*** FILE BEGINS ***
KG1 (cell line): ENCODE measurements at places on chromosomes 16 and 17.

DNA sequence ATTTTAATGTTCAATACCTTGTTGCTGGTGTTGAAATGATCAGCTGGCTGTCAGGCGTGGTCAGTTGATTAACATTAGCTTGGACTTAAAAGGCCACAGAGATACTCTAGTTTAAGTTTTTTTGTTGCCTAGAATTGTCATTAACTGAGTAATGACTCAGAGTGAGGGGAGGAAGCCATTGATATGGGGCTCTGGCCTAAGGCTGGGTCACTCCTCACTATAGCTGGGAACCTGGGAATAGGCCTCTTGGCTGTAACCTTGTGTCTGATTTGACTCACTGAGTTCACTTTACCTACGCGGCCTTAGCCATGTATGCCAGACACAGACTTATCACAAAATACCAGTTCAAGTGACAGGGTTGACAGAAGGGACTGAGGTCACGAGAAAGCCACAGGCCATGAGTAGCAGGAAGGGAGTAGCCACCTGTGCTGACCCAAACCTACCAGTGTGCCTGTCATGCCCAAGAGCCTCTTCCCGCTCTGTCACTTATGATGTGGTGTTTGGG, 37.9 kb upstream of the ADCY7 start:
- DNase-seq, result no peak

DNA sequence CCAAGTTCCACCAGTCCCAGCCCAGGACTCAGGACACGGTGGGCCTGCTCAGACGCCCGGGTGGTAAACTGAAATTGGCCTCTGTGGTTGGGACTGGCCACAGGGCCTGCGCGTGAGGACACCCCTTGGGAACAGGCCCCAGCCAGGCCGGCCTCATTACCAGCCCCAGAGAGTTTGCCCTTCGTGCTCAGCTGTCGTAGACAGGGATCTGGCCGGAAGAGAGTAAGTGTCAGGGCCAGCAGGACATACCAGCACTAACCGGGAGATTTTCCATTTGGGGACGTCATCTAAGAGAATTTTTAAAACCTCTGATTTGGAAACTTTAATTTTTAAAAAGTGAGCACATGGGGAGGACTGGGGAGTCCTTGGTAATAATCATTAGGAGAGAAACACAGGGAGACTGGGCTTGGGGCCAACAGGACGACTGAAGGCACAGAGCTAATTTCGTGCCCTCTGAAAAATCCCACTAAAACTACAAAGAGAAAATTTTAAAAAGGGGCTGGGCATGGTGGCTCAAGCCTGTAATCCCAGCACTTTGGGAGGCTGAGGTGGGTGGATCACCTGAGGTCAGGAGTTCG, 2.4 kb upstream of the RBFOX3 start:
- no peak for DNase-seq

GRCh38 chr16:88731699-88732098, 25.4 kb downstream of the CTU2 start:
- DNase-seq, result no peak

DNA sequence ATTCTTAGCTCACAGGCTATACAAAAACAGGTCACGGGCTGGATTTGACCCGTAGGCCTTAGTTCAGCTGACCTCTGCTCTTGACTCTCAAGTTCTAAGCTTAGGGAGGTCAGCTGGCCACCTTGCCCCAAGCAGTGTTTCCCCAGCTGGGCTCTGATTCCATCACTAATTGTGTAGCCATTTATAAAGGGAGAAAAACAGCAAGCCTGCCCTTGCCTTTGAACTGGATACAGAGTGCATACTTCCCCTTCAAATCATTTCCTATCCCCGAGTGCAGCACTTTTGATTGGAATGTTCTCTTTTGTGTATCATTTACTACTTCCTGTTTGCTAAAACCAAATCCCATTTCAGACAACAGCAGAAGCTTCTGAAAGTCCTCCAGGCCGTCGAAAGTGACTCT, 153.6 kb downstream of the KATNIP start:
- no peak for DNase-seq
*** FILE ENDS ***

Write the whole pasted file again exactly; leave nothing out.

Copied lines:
KG1 (cell line): ENCODE measurements at places on chromosomes 16 and 17.

DNA sequence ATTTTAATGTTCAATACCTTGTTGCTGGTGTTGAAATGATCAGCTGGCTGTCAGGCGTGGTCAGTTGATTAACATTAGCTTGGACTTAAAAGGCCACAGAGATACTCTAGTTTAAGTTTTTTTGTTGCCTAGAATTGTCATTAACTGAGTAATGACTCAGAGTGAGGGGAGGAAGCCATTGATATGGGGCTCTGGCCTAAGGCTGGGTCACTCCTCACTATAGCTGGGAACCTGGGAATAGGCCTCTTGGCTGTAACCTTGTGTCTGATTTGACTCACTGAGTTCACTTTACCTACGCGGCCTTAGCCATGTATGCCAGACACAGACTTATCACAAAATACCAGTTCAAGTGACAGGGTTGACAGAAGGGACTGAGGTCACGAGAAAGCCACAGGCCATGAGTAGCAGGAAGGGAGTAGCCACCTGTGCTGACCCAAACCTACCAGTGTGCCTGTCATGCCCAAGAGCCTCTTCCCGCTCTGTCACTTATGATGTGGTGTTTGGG, 37.9 kb upstream of the ADCY7 start:
- DNase-seq, result no peak

DNA sequence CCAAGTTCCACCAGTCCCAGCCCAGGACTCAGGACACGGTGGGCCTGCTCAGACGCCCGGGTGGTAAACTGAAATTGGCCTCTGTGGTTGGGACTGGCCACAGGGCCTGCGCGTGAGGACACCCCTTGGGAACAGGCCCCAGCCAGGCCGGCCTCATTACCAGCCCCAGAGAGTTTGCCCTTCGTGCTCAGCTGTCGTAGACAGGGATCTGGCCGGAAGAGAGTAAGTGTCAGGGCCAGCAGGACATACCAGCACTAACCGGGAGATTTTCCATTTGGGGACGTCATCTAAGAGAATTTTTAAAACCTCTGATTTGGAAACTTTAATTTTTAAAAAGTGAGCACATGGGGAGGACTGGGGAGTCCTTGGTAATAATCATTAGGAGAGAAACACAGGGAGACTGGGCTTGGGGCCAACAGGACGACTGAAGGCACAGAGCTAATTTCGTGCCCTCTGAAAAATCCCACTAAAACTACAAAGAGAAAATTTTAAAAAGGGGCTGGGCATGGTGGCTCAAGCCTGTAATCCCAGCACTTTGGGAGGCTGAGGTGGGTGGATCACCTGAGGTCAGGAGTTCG, 2.4 kb upstream of the RBFOX3 start:
- no peak for DNase-seq

GRCh38 chr16:88731699-88732098, 25.4 kb downstream of the CTU2 start:
- DNase-seq, result no peak

DNA sequence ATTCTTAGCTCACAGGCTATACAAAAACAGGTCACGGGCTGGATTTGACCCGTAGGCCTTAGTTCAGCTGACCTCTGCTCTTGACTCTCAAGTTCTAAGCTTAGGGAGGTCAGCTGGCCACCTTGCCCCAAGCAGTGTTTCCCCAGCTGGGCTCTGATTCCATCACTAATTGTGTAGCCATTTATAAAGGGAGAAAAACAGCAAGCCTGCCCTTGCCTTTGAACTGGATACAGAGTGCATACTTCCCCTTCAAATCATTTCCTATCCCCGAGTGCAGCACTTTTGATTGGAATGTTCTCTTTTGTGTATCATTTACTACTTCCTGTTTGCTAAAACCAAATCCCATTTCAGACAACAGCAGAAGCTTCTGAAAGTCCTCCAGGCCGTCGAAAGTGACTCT, 153.6 kb downstream of the KATNIP start:
- no peak for DNase-seq